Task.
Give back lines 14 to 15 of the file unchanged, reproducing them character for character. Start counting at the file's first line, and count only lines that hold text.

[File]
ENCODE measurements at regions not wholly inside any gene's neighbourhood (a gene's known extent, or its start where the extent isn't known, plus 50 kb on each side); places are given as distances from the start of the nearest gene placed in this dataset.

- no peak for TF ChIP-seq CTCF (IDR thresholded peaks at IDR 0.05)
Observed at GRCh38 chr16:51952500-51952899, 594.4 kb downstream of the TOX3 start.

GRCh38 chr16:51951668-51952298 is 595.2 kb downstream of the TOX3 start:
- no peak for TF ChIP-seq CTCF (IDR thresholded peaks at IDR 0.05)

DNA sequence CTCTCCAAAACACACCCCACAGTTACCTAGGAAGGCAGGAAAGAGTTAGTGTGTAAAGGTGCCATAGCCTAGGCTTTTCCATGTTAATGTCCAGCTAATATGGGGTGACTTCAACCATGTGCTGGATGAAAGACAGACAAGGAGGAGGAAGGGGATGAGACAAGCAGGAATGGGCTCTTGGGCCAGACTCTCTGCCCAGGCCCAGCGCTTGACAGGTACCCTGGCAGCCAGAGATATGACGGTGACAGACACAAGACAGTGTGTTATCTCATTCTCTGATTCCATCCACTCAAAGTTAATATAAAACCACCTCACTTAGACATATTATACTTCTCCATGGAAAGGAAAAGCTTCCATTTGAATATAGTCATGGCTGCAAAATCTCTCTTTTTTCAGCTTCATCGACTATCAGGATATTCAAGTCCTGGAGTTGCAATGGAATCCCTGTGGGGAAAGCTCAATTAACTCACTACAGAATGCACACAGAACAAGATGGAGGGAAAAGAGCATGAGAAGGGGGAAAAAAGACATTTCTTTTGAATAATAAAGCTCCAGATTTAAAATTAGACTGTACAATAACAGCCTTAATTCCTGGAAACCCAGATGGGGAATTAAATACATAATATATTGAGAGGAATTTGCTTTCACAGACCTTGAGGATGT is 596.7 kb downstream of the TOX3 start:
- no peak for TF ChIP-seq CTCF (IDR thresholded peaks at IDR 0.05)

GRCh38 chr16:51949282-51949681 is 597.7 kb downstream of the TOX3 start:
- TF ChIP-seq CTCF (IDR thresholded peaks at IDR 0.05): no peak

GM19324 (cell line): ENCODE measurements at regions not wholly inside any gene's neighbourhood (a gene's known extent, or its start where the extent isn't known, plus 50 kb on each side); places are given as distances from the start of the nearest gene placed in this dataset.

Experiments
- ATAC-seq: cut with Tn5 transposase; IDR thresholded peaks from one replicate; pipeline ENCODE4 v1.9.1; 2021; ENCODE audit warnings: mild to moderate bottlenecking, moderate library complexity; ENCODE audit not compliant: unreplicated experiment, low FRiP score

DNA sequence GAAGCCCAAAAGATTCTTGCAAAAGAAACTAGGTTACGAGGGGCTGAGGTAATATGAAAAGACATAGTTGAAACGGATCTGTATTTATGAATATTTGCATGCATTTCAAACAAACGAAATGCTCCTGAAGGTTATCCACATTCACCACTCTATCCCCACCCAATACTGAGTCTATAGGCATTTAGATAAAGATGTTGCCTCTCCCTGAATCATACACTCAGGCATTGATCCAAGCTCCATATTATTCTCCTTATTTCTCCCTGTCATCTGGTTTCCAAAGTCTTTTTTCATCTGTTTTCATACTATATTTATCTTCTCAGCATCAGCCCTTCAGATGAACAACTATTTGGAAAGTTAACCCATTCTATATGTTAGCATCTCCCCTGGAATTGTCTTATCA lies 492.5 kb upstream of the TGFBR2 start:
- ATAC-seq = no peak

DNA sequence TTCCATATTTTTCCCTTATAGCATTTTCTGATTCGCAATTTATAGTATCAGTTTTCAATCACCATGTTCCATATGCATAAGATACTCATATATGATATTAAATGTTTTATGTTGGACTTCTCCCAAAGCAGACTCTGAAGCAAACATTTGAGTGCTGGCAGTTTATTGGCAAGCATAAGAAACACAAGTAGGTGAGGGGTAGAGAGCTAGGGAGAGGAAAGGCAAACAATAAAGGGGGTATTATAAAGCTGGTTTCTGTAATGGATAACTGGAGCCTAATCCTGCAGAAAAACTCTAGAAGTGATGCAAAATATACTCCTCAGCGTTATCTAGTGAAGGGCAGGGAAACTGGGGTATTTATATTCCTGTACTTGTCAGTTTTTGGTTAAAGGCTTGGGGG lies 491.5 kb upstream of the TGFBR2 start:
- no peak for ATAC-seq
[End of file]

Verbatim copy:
- ATAC-seq = no peak

DNA sequence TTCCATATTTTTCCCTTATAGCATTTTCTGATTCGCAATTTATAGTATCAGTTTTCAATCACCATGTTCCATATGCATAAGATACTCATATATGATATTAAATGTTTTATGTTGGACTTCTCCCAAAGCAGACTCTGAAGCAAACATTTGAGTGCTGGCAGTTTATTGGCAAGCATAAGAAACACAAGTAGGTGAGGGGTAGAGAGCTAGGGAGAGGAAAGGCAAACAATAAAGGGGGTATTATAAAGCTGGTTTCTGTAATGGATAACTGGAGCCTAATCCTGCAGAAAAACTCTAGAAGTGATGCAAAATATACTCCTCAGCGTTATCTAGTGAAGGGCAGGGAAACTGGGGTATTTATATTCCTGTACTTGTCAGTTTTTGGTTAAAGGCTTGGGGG lies 491.5 kb upstream of the TGFBR2 start: